Fintech veterans launch blank-check firm to buy a startup

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Blank-check companies are making a big comeback, and two financial industry veterans with an affinity for fintechs have teamed up to join the trend.

Betsy Z. Cohen, founder of The Bancorp Bank, and the venture capitalist Ryan Gilbert have partnered to form a special-purpose acquisition company (or SPAC) named FTAC Olympus Corp. It began an initial public offering on Nasdaq on Wednesday that seeks to raise $750 million.

Over the next 24 months, FTAC plans to choose a promising fintech startup to give those proceeds to and take public within two years.

Gilbert and Cohen have been friends to fintechs for years.

Gilbert will remain general partner of Propel Venture Partners, the venture capital arm that BBVA spun off in 2016 and that Gilbert co-founded. BBVA remains a limited partner. Coinbase, Kasisto and Prosper are among the fintechs Propel has funded.

Cohen founded The Bancorp Bank in 2000 as the first fintech-friendly bank. It provides the regulated, federally insured banking services behind disruptors such as Betterment, Chime and PayPal.

Ryan Gilbert, general partner, Propel Venture Partners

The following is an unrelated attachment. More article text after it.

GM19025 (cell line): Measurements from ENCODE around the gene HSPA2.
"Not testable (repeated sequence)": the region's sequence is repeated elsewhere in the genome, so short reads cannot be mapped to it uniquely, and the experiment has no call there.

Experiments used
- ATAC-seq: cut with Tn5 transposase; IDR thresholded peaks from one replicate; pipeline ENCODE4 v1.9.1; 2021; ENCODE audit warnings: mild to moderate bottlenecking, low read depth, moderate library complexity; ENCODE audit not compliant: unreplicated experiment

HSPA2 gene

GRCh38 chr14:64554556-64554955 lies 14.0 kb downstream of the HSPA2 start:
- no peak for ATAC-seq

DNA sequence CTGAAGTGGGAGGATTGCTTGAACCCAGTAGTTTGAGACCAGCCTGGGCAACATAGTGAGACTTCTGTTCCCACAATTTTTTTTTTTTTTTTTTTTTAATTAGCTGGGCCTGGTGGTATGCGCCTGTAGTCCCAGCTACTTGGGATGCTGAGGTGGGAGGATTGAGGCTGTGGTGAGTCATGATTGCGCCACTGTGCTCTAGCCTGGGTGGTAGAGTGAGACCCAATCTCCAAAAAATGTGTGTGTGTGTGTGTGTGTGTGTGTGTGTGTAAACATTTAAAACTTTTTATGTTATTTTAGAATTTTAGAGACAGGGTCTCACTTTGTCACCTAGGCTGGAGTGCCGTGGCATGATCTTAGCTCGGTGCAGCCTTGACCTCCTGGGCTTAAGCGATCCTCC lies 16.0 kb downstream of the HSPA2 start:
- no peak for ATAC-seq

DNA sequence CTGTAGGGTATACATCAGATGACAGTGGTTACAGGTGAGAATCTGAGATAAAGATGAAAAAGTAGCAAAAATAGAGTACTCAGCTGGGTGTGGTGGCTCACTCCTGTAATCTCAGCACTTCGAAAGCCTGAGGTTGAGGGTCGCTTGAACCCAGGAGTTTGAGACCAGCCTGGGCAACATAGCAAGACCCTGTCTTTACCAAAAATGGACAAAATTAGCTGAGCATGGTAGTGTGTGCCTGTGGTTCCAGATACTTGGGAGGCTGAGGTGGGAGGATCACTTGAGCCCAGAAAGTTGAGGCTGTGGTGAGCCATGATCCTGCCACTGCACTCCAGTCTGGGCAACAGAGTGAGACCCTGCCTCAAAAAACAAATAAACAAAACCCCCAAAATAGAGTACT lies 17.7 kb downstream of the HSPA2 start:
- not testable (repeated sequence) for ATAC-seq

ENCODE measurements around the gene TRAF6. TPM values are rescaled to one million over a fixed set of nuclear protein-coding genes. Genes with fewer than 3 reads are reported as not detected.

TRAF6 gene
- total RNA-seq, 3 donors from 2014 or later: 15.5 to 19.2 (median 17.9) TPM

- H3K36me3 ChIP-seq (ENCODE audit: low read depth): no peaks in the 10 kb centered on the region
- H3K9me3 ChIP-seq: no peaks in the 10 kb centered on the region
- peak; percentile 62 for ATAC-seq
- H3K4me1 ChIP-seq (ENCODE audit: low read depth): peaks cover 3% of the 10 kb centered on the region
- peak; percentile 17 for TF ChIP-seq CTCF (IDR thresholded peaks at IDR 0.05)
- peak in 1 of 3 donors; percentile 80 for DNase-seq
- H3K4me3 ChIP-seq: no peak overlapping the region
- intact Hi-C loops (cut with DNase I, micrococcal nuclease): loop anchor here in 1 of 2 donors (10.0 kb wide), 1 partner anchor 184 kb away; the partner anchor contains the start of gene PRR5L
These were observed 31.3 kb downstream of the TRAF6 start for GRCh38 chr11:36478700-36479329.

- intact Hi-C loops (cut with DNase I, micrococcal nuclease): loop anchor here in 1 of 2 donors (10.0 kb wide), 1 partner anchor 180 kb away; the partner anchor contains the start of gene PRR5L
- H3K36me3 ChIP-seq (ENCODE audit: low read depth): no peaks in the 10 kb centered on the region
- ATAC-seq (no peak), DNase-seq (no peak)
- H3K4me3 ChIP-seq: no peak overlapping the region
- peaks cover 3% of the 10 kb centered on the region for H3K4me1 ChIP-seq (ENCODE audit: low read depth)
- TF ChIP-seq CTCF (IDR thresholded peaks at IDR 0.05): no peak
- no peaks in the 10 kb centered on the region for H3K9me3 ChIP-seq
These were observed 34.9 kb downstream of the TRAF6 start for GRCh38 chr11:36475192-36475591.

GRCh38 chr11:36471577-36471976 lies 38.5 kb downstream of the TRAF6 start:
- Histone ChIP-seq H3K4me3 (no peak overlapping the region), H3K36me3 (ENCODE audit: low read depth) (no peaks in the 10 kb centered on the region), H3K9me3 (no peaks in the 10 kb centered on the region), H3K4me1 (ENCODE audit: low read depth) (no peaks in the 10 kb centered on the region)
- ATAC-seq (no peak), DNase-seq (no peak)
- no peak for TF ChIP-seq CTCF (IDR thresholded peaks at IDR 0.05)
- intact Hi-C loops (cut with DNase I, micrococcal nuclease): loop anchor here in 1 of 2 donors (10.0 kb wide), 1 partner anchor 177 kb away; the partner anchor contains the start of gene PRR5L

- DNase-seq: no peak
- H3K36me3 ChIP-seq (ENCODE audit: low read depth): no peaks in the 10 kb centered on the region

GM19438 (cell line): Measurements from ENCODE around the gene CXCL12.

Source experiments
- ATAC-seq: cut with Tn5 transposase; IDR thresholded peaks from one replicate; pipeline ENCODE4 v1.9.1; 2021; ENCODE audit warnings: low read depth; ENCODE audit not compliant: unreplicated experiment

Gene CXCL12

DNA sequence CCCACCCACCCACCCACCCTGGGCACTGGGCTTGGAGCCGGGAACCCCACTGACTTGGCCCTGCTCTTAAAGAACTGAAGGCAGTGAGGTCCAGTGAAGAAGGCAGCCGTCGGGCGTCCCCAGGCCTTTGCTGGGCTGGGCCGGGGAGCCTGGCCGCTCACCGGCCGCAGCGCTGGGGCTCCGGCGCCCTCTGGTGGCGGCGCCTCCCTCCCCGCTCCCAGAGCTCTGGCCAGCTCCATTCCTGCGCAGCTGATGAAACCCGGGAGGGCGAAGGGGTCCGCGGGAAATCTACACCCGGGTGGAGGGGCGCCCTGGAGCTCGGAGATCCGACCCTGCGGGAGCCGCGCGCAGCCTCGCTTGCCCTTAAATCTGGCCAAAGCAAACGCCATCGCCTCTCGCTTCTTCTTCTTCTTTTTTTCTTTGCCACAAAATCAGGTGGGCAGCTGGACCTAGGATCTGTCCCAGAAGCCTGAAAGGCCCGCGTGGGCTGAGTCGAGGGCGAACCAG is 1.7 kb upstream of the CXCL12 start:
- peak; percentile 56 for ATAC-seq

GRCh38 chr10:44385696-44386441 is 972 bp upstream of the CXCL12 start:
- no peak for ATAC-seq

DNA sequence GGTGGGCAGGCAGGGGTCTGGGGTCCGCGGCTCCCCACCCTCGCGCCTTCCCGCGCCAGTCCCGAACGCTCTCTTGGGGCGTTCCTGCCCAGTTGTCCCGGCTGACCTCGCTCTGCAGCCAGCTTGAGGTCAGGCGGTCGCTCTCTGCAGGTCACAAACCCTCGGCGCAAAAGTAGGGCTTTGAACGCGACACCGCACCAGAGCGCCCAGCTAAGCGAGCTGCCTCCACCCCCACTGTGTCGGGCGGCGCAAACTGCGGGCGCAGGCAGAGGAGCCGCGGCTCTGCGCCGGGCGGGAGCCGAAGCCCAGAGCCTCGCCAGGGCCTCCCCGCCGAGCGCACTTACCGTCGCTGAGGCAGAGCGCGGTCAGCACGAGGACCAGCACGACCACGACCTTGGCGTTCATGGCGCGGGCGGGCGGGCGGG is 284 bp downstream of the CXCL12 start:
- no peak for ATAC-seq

"IPOs are never a slam dunk," Ryan Gilbert, general partner at Propel Venture Partners and CEO of FTAC Olympus, says in describing the virtues of special purpose acquisition companies.

Cohen and Gilbert are the latest executives to form a SPAC, which allows founders to quickly raise capital to buy existing businesses and platforms rather than develop them from scratch. Founders are using their experience and track records to sell investors on their vision and ability to choose a solid target company.

The trend includes FinTech Acquisition Corp. III, which recently merged with the commerce technology provider Paya. Another example is Ribbit Capital, an investor in fintech startups including cryptocurrency and blockchain ventures, which announced this week it's seeking to raise $350 million for a SPAC that would make fintech acquisitions.

Meanwhile, a SPAC with ties to former House Speaker Paul Ryan has emerged. And another, Megalith Acquisition, recently agreed to buy BankMobile from Customers Bancorp; that deal involves companies with ties to Customers Chairman and CEO Jay Sidhu.

After a blank-check company is established, as FTAC Olympus was on Tuesday, the managers have 24 months to find an acquisition. With the SPAC shareholders’ approval, the assets of the target company and the SPAC will be merged, there will be an exchange of stock and the chosen startup will become a public company.

SPACs in the United States had raised $23.6 billion in 2020 as of Aug. 5, according to Refinitiv.

Stessa Cohen, consultant at PivotAssets, said the emergence of SPACs in the fintech sector is a sign of its maturity.

“It's just another aspect of that hunger for what fintechs are doing,” she said. “How do you bottle it and how do you make it available, because really isn't that what it's there for?”

However, such transactions might not be right for all fintechs, she said. “I could see a lot of potential or for fintechs that do fraud detection and contactless payments — technologies that really need to scale and be everywhere.”

Why a SPAC?

Betsy Cohen says creating a SPAC is another way to help the fintech industry.